Artist craftsman Adam Horton, who has a studio on Story Avenue, was responsible for the flooring at Revelry’s gallery. “I get really excited about using this repurposed Kentucky wood,” he says, “particularly the wood that comes from barns that have such a rich local history and family heritage. It’s really important to make sure as little of it as possible ends up in a burn pile. I feel more than just an attachment to this kind of wood – I feel a responsibility to make something timeless with it”.
A decent mill worker can turn Wisewood’s reclaimed wood into pretty much anything – flooring planks, wood suitable for furniture-making or merely decorative pieces of history. A beautiful cedar barn post, complete with branch notches, sits in the back of Robertson’s workshop. Re-conditioned, stained and varnished, you’re not going to get much change out of $600 if you want to buy it.
Robertson adds: “Kentucky has gone from an agricultural state to a service state, just like most of the South. We have abandoned our family-owned farming structure, and most modern farms have no use for old wooden tobacco barns. So not only are there thousands of barns sitting unused, almost all of them could be repurposed and given new life. There’s a lifetime of barns to pull down within a few miles of downtown, so I think this is a business that has vast potential.”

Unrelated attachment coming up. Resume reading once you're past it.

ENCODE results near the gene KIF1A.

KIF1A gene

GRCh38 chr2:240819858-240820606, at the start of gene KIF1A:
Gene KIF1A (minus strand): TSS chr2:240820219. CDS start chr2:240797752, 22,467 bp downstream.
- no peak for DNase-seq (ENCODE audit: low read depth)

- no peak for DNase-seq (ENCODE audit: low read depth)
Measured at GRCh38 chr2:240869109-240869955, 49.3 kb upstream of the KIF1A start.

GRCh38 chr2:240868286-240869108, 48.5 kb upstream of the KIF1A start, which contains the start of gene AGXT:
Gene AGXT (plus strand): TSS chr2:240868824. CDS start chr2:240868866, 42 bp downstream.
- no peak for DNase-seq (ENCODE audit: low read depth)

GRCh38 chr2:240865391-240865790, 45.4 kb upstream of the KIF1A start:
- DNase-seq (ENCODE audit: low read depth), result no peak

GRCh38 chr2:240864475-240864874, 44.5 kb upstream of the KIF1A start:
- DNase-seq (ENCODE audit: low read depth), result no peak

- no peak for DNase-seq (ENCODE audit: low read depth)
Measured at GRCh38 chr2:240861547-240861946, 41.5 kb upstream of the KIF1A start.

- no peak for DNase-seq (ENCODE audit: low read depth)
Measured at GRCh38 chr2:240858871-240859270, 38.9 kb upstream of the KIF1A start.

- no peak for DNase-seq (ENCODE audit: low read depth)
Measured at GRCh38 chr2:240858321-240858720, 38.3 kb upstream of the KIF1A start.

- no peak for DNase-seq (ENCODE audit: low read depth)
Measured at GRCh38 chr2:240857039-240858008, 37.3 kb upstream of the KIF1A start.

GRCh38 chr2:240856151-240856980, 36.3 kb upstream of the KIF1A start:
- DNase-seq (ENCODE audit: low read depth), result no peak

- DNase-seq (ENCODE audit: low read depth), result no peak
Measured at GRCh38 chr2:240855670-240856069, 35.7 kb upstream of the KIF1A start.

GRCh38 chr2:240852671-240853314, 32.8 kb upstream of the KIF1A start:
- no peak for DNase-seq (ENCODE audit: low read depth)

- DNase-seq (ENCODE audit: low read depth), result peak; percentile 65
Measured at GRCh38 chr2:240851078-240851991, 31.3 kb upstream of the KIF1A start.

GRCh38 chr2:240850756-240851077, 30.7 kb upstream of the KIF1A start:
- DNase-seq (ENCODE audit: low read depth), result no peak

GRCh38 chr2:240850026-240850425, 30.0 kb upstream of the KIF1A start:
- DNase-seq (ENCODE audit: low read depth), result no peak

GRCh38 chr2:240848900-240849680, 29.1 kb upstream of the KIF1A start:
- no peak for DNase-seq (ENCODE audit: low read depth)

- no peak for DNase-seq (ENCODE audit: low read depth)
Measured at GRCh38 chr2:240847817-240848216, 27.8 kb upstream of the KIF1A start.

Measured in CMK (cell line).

So where does Larry Bird fit into all of this? Well, Illinois-based businessman Dan Fowler bought the NBA legend’s childhood home in French Lick, Ind., a couple of years ago, and is using wood supplied by Kentucky Wisewood to rebuild parts of the home. “I needed native Red Oak to rebuild the garage, which was where Larry played basketball growing up but was in very poor condition,” says Fowler. “It turned into something of a quest. I couldn’t use modern lumber, and Kentucky Wisewood came to the rescue. It’s great to put something that has been standing locally back into use.”
It isn’t just barns that can be reclaimed – with the constant development of real estate in downtown Louisville, Old Louisville, NuLu and Portland, there is potentially an incredible supply of wood that could be repurposed on our doorstep. “It is awful when wood from old houses or buildings ends up in the trash,” says Robertson, “It’s all Kentucky and Louisville’s heritage – and we should be doing everything we can to save it.”